A rare earth mine in Ganxian county in central China's Jiangxi province EPA/ZHONG SHI


China tightens grip on crucial rare earths


China’s State Council announced the approval of new regulations on the management of rare earth materials, strengthening government control.

That will likely affect the rest of the world as rare earths are essential components in numerous modern technologies, especially electronics used in defence, clean energy and industrial applications.

The West regards the Chinese move as hostile, Bloomberg has reported. There has been a history of tit-for-tat tariffs, and anti-dumping probes.

Beijing claimed the new regulations were designed to protect and “rationally develop” rare-earth assets while safeguarding the environment and securing the country’s resources.

Amid its aims for a “green” transition away from fossil fuels, the European Union in particular has become increasingly reliant on Chinese rare-earth material exports for its tech sector.

In a bid to tackle that, in April this year the EU signed a deal with Japan aimed at reducing the bloc’s reliance on Chinese exports, with a focus on the development of “advanced materials” in the tech sector, such as those used to create semiconductors and batteries.

It also devised a Critical Raw Materials Act aiming to ensure the secure and sustainable supply of critical raw materials for European industry.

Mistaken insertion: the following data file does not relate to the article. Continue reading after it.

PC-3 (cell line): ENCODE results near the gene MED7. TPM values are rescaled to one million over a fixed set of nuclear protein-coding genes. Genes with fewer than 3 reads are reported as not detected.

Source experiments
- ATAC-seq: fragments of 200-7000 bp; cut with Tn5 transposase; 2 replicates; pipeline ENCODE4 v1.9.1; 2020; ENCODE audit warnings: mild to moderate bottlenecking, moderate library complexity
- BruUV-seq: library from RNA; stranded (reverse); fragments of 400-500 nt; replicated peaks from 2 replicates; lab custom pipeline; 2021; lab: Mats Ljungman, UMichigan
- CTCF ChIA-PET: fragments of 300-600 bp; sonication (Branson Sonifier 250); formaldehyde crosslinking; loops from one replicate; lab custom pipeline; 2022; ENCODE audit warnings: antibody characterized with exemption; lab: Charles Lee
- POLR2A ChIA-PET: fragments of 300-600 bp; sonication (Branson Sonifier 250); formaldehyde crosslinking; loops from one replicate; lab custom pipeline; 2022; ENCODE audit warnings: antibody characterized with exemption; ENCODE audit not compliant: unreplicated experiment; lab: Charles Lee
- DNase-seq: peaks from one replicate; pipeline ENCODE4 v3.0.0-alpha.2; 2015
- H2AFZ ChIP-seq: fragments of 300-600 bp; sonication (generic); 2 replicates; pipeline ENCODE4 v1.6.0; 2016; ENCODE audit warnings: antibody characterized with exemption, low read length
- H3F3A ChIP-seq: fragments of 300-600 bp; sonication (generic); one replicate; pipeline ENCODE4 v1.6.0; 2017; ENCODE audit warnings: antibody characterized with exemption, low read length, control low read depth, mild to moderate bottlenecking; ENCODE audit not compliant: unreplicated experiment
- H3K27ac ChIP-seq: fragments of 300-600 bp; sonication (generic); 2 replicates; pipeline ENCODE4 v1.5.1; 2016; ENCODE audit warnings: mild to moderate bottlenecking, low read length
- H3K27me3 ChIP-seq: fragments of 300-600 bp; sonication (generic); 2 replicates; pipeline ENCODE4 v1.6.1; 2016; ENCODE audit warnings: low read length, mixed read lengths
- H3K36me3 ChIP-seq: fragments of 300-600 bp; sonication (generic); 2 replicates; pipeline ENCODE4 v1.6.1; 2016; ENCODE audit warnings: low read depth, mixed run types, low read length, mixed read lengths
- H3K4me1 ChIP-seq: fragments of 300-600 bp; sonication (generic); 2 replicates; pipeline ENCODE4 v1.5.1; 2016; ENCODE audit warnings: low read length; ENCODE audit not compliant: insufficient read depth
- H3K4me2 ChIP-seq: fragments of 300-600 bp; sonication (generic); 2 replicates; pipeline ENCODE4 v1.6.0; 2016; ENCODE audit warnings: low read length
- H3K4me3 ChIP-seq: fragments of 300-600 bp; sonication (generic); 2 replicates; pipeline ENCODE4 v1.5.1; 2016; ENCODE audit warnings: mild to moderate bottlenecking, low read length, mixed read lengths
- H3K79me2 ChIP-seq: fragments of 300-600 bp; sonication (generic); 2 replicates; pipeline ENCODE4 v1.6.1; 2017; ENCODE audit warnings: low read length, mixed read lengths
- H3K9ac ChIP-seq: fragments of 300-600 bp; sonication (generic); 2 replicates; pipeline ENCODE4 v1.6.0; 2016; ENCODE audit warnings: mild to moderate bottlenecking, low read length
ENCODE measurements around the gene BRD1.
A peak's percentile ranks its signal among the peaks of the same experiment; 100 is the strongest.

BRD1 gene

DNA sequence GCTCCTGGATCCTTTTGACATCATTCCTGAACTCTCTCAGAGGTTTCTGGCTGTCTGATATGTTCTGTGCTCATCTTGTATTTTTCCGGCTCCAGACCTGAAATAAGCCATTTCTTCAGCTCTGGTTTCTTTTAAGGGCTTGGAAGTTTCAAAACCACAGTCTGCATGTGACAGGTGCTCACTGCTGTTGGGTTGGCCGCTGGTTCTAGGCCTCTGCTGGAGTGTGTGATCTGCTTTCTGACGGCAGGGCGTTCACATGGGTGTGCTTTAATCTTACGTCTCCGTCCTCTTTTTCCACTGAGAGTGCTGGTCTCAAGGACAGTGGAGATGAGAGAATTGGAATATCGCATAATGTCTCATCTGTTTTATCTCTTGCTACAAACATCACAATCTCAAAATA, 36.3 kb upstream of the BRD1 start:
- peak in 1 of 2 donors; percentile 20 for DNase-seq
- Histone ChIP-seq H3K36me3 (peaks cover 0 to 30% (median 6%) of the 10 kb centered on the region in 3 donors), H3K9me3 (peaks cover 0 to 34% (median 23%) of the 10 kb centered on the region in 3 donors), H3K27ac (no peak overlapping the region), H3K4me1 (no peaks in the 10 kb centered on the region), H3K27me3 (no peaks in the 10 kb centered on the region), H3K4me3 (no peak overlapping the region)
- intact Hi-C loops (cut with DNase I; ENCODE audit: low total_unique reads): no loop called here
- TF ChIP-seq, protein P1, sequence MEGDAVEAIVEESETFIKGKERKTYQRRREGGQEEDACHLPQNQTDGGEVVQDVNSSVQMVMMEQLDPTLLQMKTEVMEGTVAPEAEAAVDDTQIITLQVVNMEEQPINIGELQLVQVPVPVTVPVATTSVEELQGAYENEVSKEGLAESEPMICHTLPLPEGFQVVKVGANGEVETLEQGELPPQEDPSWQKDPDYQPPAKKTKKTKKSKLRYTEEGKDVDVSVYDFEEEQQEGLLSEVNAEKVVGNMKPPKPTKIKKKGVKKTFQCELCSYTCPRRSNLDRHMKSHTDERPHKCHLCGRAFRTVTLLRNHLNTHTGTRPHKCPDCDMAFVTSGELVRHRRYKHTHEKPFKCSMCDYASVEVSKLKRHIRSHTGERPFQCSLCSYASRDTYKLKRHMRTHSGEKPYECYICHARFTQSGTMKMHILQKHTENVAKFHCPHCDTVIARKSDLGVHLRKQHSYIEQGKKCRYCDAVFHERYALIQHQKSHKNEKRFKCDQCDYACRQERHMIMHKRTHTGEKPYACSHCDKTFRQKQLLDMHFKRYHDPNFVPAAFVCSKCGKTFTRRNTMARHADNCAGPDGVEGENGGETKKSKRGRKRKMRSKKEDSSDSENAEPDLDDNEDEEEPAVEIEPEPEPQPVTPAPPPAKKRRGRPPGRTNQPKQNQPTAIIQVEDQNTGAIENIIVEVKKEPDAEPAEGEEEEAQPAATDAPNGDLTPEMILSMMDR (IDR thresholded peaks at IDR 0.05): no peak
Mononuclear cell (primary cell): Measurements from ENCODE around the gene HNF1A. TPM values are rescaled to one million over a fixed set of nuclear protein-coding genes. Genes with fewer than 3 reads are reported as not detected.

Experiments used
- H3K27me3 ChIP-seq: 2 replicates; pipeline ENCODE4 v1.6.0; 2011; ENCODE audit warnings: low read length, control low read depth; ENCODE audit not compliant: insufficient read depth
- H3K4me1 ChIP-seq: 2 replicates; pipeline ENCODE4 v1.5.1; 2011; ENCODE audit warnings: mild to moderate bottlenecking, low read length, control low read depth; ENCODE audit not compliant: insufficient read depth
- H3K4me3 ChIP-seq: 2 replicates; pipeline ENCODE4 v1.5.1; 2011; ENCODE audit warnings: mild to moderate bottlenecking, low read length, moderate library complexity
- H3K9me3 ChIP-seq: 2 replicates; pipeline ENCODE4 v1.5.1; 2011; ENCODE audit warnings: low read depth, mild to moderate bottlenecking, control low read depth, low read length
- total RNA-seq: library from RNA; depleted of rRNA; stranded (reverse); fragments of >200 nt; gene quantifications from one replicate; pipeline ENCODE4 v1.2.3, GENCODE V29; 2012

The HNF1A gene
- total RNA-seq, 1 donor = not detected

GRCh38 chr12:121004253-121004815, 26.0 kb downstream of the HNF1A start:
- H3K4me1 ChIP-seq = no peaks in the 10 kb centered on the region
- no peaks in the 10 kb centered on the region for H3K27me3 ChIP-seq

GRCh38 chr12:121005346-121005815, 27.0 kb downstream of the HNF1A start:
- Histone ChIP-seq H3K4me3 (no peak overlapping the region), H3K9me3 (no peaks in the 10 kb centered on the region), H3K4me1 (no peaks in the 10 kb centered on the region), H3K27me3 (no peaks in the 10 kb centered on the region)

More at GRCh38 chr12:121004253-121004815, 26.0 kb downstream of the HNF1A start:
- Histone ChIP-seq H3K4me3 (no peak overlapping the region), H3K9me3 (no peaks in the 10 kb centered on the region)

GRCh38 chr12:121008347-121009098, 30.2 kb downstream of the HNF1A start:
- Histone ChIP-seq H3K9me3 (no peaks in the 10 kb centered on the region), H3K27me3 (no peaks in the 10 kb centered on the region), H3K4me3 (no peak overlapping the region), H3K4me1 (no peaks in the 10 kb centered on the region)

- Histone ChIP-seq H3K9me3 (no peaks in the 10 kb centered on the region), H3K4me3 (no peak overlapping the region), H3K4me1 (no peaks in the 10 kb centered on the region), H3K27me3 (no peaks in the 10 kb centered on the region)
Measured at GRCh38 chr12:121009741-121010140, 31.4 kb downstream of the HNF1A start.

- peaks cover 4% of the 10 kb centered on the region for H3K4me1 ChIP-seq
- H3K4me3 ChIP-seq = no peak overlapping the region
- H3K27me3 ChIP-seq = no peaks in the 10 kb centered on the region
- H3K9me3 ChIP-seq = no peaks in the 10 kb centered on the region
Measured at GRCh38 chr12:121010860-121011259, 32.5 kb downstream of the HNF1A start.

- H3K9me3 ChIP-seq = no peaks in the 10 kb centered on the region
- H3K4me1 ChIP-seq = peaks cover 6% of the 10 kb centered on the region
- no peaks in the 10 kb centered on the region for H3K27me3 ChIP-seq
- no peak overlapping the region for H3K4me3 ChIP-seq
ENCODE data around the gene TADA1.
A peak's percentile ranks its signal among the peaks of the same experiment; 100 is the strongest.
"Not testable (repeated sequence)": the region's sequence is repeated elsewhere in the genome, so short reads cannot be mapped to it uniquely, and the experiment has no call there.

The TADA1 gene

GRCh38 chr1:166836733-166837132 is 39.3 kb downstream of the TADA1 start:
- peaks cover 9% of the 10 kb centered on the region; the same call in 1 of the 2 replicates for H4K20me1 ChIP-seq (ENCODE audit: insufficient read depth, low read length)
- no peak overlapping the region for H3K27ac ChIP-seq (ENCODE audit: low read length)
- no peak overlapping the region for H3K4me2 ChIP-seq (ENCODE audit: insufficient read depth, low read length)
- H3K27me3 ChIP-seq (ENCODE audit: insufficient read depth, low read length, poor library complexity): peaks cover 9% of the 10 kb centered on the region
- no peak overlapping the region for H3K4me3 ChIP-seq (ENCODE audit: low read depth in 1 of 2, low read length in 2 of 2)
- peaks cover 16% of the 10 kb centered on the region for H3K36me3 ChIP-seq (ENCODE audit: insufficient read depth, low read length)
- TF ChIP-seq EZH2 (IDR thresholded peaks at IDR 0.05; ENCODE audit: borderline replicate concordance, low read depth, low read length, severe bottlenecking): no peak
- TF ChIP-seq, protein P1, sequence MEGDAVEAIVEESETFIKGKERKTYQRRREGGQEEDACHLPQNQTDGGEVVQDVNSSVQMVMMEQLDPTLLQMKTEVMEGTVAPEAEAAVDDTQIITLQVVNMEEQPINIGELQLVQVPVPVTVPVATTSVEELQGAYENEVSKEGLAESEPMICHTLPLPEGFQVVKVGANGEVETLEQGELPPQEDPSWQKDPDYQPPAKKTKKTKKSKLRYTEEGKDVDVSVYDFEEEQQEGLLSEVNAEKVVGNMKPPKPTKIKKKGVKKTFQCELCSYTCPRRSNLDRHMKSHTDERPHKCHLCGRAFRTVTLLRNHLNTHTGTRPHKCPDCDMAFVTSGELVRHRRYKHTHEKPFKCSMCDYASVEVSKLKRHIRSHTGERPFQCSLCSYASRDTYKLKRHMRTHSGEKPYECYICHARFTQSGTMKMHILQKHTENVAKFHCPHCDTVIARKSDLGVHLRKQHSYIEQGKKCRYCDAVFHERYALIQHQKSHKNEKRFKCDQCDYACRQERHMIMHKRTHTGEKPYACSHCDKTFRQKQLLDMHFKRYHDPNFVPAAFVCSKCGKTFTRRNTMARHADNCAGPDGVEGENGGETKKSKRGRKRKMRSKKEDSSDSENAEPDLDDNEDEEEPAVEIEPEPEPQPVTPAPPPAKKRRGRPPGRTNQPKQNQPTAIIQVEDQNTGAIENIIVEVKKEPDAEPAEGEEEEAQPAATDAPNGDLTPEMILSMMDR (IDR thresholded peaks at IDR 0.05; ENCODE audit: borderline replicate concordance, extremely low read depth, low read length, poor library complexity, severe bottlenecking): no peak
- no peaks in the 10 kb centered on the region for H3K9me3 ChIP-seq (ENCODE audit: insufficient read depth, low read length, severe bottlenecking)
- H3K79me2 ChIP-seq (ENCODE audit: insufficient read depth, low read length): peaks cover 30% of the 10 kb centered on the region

The EU wants to increase and diversify its critical raw-materials supply and strengthen so-called circularity, including recycling.

In 2022, China accounted for 70 per cent of the world’s mined production of rare earths, followed by the US, Australia, Myanmar and Thailand, data from the United States Geological Survey (USGS) shows.

China refines 89 per cent of the world’s neodymium and praseodymium, key metals for electric vehicle magnets, albeit a dominance that is expected to dip to 75 per cent by 2028, according to consultancy Benchmark Mineral Intelligence.

According to the Beijing-based Association of China Rare Earth Industry, the country has in recent years become the world’s dominant producer of rare earths, accounting for almost 90 per cent of global refined output.

Beijing has recently tightened controls on rare-earth technologies, banning exports of tech related to extraction, separation and magnet production methods. The country’s leading anti-espionage agency emphasised in a November report that rare earths were strategic mineral resources “directly related to national security”.

Chinese companies violating the new mining and processing rules face fines of five to 10 times their profits. Rare-earth mining, refining and export firms will be required to track product flow and maintain an updated tracing system.

The regulations will take effect on October 1.